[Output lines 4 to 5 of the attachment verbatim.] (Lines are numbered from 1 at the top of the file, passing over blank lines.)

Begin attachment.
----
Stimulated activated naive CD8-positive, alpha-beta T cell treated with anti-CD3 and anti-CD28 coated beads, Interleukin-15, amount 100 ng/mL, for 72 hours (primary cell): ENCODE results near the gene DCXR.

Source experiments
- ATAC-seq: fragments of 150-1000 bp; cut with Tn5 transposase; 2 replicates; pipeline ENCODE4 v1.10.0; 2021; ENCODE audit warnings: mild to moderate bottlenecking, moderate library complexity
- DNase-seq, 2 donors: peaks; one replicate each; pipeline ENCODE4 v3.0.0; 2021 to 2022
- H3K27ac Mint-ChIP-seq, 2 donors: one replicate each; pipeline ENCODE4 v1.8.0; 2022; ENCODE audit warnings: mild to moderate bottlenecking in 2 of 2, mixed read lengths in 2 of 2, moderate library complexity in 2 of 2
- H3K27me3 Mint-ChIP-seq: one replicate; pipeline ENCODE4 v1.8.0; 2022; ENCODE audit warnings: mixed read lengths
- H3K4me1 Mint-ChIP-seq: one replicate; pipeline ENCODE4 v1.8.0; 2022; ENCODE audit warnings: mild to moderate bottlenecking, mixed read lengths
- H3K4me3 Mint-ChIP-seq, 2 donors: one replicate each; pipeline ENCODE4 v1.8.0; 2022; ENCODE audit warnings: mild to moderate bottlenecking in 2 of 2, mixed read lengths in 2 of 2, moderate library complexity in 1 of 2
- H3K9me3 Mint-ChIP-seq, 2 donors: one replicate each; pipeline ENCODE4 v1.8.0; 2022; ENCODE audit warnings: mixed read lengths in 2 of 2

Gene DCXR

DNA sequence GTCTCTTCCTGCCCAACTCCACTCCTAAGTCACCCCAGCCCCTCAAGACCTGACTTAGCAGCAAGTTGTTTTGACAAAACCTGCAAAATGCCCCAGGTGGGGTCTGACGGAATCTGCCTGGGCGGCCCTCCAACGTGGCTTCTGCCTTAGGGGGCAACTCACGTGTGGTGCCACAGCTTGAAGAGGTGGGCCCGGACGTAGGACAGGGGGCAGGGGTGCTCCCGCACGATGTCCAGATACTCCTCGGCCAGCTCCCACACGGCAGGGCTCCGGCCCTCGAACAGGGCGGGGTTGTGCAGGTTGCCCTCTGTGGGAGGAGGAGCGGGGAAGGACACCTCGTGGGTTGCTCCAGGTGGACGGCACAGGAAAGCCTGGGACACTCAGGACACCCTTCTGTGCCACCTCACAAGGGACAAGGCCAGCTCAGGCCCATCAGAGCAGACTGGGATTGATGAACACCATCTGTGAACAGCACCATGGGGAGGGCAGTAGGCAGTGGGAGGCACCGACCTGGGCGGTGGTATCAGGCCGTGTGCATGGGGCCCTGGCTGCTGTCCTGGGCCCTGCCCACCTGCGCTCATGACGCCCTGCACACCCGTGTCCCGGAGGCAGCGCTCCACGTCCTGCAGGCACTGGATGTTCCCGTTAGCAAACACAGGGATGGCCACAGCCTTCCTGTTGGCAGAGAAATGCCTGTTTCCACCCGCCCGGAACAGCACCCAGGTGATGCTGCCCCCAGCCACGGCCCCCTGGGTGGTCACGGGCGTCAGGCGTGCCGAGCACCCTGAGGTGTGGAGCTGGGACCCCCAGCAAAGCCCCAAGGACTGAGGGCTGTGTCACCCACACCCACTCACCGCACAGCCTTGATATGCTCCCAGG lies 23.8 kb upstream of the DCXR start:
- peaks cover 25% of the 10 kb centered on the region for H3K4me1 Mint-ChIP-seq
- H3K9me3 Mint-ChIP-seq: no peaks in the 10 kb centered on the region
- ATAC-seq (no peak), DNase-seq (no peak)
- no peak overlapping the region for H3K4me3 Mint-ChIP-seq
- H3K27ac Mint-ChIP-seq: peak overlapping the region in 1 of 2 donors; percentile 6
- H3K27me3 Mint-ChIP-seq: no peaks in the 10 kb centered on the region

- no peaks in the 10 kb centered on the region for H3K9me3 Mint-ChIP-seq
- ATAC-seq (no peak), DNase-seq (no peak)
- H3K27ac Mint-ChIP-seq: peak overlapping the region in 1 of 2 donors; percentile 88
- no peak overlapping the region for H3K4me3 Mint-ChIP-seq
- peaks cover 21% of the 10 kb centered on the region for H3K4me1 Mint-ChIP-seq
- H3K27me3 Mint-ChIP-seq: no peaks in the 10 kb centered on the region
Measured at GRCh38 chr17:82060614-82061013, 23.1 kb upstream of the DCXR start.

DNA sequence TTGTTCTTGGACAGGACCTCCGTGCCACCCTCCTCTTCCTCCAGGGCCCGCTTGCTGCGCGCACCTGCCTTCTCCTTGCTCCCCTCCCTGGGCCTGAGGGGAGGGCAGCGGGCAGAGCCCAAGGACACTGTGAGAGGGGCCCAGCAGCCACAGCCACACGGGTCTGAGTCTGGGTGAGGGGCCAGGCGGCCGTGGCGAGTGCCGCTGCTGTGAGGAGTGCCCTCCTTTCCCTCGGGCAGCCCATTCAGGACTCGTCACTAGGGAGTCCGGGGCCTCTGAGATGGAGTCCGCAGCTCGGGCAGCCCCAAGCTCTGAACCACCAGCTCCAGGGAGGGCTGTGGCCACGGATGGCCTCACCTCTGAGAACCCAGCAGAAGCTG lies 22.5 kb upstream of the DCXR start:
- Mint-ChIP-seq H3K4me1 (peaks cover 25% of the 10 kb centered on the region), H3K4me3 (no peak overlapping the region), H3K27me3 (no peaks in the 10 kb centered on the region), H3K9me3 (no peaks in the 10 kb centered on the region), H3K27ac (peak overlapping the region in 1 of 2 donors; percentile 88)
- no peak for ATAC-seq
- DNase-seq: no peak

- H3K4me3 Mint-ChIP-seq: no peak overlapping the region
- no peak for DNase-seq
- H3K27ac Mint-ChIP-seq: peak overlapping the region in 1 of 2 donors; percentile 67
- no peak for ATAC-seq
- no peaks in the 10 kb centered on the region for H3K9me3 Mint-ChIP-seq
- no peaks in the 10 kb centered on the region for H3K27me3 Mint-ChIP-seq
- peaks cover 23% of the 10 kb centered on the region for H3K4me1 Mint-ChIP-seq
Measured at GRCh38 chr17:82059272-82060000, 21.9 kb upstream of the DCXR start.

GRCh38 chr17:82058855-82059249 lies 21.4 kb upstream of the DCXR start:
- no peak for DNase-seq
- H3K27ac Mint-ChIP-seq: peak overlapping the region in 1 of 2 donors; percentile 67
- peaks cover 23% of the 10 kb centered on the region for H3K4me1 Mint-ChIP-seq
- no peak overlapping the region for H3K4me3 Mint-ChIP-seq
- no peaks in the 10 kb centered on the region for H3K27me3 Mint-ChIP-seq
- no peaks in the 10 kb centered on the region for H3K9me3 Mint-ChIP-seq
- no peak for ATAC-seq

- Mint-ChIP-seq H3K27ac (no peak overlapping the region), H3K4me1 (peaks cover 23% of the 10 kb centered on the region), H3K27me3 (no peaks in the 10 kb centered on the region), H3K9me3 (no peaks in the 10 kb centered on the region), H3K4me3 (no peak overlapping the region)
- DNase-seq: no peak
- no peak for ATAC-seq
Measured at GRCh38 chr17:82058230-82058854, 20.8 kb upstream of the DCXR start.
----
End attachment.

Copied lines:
- DNase-seq, 2 donors: peaks; one replicate each; pipeline ENCODE4 v3.0.0; 2021 to 2022
- H3K27ac Mint-ChIP-seq, 2 donors: one replicate each; pipeline ENCODE4 v1.8.0; 2022; ENCODE audit warnings: mild to moderate bottlenecking in 2 of 2, mixed read lengths in 2 of 2, moderate library complexity in 2 of 2